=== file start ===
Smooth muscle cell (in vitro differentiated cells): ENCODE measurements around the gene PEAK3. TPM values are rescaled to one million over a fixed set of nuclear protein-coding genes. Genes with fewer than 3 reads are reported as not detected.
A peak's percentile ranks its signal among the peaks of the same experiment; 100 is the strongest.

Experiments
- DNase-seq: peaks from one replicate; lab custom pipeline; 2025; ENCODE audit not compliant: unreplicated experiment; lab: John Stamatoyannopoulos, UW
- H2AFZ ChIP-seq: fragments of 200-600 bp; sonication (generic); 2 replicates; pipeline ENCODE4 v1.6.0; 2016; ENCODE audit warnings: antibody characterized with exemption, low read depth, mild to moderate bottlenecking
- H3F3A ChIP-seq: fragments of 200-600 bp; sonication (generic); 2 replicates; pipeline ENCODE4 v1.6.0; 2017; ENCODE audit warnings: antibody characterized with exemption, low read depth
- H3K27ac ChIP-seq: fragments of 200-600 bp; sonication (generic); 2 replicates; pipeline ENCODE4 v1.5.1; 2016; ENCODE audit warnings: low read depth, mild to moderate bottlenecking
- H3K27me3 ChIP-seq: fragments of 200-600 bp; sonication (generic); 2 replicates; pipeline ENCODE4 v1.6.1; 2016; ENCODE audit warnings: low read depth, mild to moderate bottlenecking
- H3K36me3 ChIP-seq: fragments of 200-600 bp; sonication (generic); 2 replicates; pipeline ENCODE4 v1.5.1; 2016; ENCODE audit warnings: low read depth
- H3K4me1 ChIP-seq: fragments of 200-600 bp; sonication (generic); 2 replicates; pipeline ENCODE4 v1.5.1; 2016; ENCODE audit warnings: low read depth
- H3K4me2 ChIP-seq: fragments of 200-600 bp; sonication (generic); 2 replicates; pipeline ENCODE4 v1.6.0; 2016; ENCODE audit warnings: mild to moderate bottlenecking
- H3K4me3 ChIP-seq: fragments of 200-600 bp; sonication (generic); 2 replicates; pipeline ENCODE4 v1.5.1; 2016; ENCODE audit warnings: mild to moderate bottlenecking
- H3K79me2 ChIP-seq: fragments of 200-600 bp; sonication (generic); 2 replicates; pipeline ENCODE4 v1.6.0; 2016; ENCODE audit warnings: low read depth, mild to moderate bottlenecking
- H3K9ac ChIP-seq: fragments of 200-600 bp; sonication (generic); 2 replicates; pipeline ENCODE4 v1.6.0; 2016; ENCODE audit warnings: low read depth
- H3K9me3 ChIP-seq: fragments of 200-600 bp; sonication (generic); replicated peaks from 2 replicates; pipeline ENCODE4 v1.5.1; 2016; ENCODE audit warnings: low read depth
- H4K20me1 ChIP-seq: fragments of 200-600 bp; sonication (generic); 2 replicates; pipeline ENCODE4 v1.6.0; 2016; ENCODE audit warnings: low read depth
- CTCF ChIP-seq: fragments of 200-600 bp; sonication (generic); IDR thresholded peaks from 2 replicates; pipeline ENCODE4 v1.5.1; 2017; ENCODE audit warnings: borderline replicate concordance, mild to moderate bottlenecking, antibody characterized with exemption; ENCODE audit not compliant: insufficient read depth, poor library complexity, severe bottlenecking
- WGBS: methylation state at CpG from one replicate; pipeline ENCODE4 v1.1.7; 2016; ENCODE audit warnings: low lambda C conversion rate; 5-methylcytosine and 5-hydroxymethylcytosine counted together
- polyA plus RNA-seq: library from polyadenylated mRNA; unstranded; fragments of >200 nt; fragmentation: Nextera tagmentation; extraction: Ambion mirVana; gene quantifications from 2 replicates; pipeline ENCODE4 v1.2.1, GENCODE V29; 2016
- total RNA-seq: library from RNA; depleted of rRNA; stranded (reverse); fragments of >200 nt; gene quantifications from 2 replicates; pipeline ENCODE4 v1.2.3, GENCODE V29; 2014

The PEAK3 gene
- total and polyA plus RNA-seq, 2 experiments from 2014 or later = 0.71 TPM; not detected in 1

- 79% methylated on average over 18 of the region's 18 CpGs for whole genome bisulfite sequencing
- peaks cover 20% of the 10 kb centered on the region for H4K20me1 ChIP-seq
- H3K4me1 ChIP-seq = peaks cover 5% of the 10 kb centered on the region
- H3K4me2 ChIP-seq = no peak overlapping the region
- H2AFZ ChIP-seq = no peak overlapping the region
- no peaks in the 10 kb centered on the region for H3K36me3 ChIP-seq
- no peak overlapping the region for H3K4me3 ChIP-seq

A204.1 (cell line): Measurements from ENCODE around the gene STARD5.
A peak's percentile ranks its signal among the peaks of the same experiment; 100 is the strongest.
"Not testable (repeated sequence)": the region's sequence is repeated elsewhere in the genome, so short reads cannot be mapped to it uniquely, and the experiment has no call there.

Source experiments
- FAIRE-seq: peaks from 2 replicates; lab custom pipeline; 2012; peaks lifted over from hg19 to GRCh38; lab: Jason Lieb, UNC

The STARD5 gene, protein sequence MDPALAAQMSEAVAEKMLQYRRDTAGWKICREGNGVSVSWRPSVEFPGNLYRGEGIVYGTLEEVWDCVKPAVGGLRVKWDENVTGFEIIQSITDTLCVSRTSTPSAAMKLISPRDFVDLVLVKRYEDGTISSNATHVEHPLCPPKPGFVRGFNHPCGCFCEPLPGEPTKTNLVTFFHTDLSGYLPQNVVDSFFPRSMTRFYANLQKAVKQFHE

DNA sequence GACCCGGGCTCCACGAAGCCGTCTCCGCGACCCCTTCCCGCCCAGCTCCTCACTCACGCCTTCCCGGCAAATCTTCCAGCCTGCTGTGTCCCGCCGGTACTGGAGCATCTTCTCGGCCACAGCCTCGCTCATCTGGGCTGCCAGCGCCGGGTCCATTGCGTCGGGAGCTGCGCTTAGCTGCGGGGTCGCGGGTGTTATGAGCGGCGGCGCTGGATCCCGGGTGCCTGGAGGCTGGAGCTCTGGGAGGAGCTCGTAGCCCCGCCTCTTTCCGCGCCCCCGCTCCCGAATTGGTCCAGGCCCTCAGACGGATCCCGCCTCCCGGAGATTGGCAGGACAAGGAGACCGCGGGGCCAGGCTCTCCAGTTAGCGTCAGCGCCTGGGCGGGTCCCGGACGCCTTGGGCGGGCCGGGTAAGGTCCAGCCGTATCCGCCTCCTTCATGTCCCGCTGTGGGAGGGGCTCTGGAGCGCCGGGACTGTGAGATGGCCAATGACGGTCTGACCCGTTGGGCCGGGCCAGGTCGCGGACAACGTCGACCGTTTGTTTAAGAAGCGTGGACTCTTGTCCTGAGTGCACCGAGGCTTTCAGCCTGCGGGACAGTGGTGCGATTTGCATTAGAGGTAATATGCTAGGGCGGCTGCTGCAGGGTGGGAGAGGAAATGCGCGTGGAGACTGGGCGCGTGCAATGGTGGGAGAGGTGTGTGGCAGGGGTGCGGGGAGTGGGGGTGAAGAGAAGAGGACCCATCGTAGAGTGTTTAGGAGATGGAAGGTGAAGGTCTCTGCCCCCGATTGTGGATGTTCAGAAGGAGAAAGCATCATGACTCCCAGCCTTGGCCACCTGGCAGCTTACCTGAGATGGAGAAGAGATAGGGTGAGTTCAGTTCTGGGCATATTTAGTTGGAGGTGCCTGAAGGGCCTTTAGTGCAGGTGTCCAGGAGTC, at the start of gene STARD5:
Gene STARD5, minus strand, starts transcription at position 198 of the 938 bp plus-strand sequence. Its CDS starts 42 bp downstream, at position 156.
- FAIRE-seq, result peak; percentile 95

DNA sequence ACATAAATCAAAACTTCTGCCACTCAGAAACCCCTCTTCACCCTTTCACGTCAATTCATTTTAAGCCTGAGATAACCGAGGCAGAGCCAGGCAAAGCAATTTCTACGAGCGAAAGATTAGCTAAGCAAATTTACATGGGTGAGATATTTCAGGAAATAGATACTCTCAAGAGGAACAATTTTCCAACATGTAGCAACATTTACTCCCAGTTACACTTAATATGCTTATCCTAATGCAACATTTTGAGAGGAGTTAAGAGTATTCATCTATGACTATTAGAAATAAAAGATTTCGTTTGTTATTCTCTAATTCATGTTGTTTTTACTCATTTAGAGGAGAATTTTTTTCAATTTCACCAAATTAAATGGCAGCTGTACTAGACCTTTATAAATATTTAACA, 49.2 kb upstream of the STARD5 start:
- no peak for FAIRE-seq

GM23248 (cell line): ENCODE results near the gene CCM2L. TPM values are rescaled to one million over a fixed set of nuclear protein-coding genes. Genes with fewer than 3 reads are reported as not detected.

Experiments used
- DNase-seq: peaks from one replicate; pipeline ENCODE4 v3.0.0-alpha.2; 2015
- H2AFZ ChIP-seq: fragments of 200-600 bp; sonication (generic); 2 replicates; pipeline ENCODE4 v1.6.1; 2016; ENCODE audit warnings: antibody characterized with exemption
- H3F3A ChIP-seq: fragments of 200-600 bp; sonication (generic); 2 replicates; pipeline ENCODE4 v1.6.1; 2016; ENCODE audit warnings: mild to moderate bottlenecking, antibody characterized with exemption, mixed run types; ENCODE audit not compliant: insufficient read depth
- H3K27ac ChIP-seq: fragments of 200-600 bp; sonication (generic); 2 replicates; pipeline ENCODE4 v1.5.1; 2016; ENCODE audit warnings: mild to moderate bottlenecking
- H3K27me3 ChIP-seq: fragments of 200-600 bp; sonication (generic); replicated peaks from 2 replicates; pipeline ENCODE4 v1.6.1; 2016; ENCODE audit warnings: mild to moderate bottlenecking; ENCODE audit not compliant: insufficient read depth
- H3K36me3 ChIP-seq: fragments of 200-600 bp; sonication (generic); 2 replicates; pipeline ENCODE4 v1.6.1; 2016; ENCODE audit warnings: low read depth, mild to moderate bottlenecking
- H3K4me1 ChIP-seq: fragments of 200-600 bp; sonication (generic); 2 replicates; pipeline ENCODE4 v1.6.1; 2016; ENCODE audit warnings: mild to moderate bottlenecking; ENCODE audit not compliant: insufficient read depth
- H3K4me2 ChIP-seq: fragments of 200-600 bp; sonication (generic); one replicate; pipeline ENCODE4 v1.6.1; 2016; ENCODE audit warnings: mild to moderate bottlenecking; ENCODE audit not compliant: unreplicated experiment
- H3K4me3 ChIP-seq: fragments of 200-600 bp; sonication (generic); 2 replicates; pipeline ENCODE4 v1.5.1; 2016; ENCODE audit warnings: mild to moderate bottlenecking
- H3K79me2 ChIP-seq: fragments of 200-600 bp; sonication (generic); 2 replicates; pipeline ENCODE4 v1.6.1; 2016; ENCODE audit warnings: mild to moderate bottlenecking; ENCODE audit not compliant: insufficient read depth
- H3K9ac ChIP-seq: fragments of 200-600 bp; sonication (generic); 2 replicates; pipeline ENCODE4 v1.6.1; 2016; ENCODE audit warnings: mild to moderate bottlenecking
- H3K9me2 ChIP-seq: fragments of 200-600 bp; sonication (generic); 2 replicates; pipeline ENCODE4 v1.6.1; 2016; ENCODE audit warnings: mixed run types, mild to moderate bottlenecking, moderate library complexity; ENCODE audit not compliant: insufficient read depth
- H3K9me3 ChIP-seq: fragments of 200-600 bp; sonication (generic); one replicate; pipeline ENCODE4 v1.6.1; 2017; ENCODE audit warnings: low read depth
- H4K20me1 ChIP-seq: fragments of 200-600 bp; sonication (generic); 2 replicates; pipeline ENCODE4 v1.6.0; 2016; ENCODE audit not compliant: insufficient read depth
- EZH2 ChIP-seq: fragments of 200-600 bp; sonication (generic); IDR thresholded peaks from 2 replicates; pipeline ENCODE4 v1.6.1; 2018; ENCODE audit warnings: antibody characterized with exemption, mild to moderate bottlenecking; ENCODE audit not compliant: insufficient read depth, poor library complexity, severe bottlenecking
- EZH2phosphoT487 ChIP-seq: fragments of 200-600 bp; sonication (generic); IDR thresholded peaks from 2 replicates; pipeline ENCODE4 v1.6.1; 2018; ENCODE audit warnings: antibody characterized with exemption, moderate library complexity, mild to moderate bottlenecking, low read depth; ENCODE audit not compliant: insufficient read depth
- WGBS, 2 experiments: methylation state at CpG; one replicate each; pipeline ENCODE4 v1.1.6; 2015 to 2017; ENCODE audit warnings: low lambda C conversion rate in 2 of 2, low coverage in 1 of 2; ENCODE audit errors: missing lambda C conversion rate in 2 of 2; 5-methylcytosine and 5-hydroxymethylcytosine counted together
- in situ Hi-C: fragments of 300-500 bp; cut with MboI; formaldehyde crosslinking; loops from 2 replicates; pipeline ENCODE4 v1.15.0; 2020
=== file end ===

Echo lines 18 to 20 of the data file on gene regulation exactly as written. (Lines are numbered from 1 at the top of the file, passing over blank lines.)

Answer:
- WGBS: methylation state at CpG from one replicate; pipeline ENCODE4 v1.1.7; 2016; ENCODE audit warnings: low lambda C conversion rate; 5-methylcytosine and 5-hydroxymethylcytosine counted together
- polyA plus RNA-seq: library from polyadenylated mRNA; unstranded; fragments of >200 nt; fragmentation: Nextera tagmentation; extraction: Ambion mirVana; gene quantifications from 2 replicates; pipeline ENCODE4 v1.2.1, GENCODE V29; 2016
- total RNA-seq: library from RNA; depleted of rRNA; stranded (reverse); fragments of >200 nt; gene quantifications from 2 replicates; pipeline ENCODE4 v1.2.3, GENCODE V29; 2014